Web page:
Abuse can take place anywhere: most abuse takes place in the home, whether the person is living alone or with family. It may also occur within residential, day-care, or hospital settings, other places assumed to be safe, or in a public place.

If you or someone you know is being abused, talk to

  • Someone you trust
  • Your health professional - your family doctor, public health nurse, HSE Social Worker (Senior Case Worker) or anyone at your local health centre
  • Your local Garda Station
  • The HSE Information Line on 1850 24 1850, Monday to Saturday 8am to 8pm (they will give you details of HSE staff in your local area who can help you)
  • Your bank or solicitor
  • General managers in your HSE Local Health Office
  • Nursing home owner or the nurse in charge

 

Reporting abuse:

The Health Service Executive
The HSE is the competent authority for the reporting of Elder Abuse and has a dedicated Elder Abuse Service. For more information, see the Safeguarding section of the HSE's website  which provides details of the Safeguarding policy, together with elder abuse publications. Please see also the details of the HSE Safeguarding and Protection Teams which are located in each of the Community Health Care Organisations.

You can also seek advice from the HSE Information Line:

Monday to Saturday, 8am-8pm
Call Save: 1850 24 1850
Email: info@hse.ie

 

Department of Social Protection
The Department will also act on any reports it receives of alleged abuse of its pension/benefit recipients, consulting or involving as appropriate other relevant agencies such as the HSE or An Garda Siochána. Investigations of alleged abuse are coordinated by a nominated officer in the Department:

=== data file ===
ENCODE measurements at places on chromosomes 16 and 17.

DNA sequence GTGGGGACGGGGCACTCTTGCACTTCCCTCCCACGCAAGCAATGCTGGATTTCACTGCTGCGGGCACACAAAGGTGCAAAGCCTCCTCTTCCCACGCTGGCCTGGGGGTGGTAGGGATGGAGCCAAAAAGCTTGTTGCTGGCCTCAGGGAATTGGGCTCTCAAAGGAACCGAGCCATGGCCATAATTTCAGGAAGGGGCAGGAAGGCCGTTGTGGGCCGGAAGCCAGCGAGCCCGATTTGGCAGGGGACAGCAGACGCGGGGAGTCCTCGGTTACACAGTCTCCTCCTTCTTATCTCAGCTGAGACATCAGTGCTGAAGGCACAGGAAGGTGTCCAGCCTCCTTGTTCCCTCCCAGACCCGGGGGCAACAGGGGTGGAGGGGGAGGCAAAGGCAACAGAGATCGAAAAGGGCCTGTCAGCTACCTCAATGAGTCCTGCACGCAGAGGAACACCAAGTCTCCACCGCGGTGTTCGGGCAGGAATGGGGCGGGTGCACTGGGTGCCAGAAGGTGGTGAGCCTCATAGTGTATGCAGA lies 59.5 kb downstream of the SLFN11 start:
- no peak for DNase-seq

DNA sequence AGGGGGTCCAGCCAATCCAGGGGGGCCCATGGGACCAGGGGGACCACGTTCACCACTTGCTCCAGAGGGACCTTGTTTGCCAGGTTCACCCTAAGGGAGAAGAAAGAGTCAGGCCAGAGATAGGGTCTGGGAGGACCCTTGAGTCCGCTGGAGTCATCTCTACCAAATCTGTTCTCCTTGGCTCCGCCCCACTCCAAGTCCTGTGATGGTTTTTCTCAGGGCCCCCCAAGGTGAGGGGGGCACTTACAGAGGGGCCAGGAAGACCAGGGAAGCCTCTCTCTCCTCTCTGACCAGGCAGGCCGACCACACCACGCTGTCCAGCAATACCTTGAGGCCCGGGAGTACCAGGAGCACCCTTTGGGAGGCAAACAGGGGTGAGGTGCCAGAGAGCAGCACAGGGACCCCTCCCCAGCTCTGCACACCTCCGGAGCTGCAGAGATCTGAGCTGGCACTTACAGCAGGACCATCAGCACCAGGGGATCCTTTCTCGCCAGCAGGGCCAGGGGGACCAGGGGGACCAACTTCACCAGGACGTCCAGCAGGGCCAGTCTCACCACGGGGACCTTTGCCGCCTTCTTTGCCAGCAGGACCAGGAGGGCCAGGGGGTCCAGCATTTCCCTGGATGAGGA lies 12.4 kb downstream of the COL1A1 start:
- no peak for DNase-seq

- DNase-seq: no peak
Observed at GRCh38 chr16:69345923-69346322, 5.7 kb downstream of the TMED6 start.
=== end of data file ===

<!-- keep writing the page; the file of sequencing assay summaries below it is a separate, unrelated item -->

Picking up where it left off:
Martin Keville
Assistant Principal Officer
State pension non-contributory
Department of Employment Affairs and Social Protection
College Road, Sligo, Ireland.

Tel: 00353-71-9193260 (direct)
Email: martin.keville@welfare.ie

 

SAFEGUARDING VULNERABLE ADULTS AT RISK:

In December, 2014, the Health Service Executive published its Policy Safeguarding Vulnerable Persons at Risk of Abuse - National Policy and Procedures which encompasses both elder abuse, and concerns of abuse relating to people availing of disability services.   One of the structures involved in furthering the safeguarding policy and agenda is the Safeguarding Ireland, which is a multi-agency committee and inter-sectoral body established in December 2015. Safeguarding Ireland published its Strategic Plan 2017-2021 in November 2016, and contributed to the development of the Adult Safeguarding Bill 2017                                     

Safeguarding Ireland, on which the Department is represented, has four main objectives:

  • Raising public awareness and understanding;
  • Supporting and promoting the protection of people's rights
  • Informing and influencing Government policy and legislation to safeguard the rights of people who may be vulnerable and
  • Building the Committee's capacity and capability.

 

Health Service Executive Safeguarding Teams:

The Safeguarding section of the HSE's website  provides details of Safeguarding Ireland's policy, together with elder abuse publications. Please see also the details of the HSE Safeguarding and Protection Teams  which are located in each of the Community Health Care Organisations.

 

Irish Research Findings:

Recent research shows that half of all Irish adults say they have experienced the abuse of vulnerable adults either through being abused themselves or through seeing somebody close to them abused. The research, commissioned by Safeguarding Ireland and conducted over the period 5-7 December 2016, indicates widespread public concern that many vulnerable adults are open to and are experiencing physical, emotional, psychological and financial abuse.